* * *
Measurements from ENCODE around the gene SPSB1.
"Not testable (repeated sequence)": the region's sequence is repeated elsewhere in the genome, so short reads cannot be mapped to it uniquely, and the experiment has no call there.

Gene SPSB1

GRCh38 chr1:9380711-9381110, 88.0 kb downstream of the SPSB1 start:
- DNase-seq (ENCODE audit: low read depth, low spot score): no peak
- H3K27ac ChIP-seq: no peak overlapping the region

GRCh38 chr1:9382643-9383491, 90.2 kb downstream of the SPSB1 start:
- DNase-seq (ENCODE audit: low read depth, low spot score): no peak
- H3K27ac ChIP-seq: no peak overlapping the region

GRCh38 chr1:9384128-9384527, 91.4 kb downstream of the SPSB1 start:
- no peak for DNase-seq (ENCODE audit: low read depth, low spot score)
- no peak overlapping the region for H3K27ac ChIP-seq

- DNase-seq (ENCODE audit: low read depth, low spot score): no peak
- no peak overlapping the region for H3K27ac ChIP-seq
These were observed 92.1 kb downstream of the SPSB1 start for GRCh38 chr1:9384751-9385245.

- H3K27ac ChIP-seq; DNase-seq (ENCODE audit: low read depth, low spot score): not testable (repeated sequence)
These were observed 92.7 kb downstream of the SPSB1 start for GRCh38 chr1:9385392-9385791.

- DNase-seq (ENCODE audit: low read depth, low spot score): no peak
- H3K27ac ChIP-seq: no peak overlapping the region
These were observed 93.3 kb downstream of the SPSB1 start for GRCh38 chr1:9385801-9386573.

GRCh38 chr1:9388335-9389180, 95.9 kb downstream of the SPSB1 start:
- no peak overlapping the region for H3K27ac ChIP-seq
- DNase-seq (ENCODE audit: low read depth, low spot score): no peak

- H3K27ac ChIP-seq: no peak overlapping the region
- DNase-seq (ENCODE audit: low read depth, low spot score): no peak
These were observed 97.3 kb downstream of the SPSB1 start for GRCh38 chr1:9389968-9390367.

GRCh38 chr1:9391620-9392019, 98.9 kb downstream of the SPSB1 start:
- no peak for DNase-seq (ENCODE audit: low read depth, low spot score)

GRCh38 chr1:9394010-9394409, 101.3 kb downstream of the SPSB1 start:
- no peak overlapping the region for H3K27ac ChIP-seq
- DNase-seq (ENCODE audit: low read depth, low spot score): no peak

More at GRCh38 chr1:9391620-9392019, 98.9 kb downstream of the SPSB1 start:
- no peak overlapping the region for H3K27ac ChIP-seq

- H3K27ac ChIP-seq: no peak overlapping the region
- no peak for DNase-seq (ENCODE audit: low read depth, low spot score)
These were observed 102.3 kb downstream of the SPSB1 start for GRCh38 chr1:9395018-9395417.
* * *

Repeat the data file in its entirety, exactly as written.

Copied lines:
Measurements from ENCODE around the gene SPSB1.
"Not testable (repeated sequence)": the region's sequence is repeated elsewhere in the genome, so short reads cannot be mapped to it uniquely, and the experiment has no call there.

Gene SPSB1

GRCh38 chr1:9380711-9381110, 88.0 kb downstream of the SPSB1 start:
- DNase-seq (ENCODE audit: low read depth, low spot score): no peak
- H3K27ac ChIP-seq: no peak overlapping the region

GRCh38 chr1:9382643-9383491, 90.2 kb downstream of the SPSB1 start:
- DNase-seq (ENCODE audit: low read depth, low spot score): no peak
- H3K27ac ChIP-seq: no peak overlapping the region

GRCh38 chr1:9384128-9384527, 91.4 kb downstream of the SPSB1 start:
- no peak for DNase-seq (ENCODE audit: low read depth, low spot score)
- no peak overlapping the region for H3K27ac ChIP-seq

- DNase-seq (ENCODE audit: low read depth, low spot score): no peak
- no peak overlapping the region for H3K27ac ChIP-seq
These were observed 92.1 kb downstream of the SPSB1 start for GRCh38 chr1:9384751-9385245.

- H3K27ac ChIP-seq; DNase-seq (ENCODE audit: low read depth, low spot score): not testable (repeated sequence)
These were observed 92.7 kb downstream of the SPSB1 start for GRCh38 chr1:9385392-9385791.

- DNase-seq (ENCODE audit: low read depth, low spot score): no peak
- H3K27ac ChIP-seq: no peak overlapping the region
These were observed 93.3 kb downstream of the SPSB1 start for GRCh38 chr1:9385801-9386573.

GRCh38 chr1:9388335-9389180, 95.9 kb downstream of the SPSB1 start:
- no peak overlapping the region for H3K27ac ChIP-seq
- DNase-seq (ENCODE audit: low read depth, low spot score): no peak

- H3K27ac ChIP-seq: no peak overlapping the region
- DNase-seq (ENCODE audit: low read depth, low spot score): no peak
These were observed 97.3 kb downstream of the SPSB1 start for GRCh38 chr1:9389968-9390367.

GRCh38 chr1:9391620-9392019, 98.9 kb downstream of the SPSB1 start:
- no peak for DNase-seq (ENCODE audit: low read depth, low spot score)

GRCh38 chr1:9394010-9394409, 101.3 kb downstream of the SPSB1 start:
- no peak overlapping the region for H3K27ac ChIP-seq
- DNase-seq (ENCODE audit: low read depth, low spot score): no peak

More at GRCh38 chr1:9391620-9392019, 98.9 kb downstream of the SPSB1 start:
- no peak overlapping the region for H3K27ac ChIP-seq

- H3K27ac ChIP-seq: no peak overlapping the region
- no peak for DNase-seq (ENCODE audit: low read depth, low spot score)
These were observed 102.3 kb downstream of the SPSB1 start for GRCh38 chr1:9395018-9395417.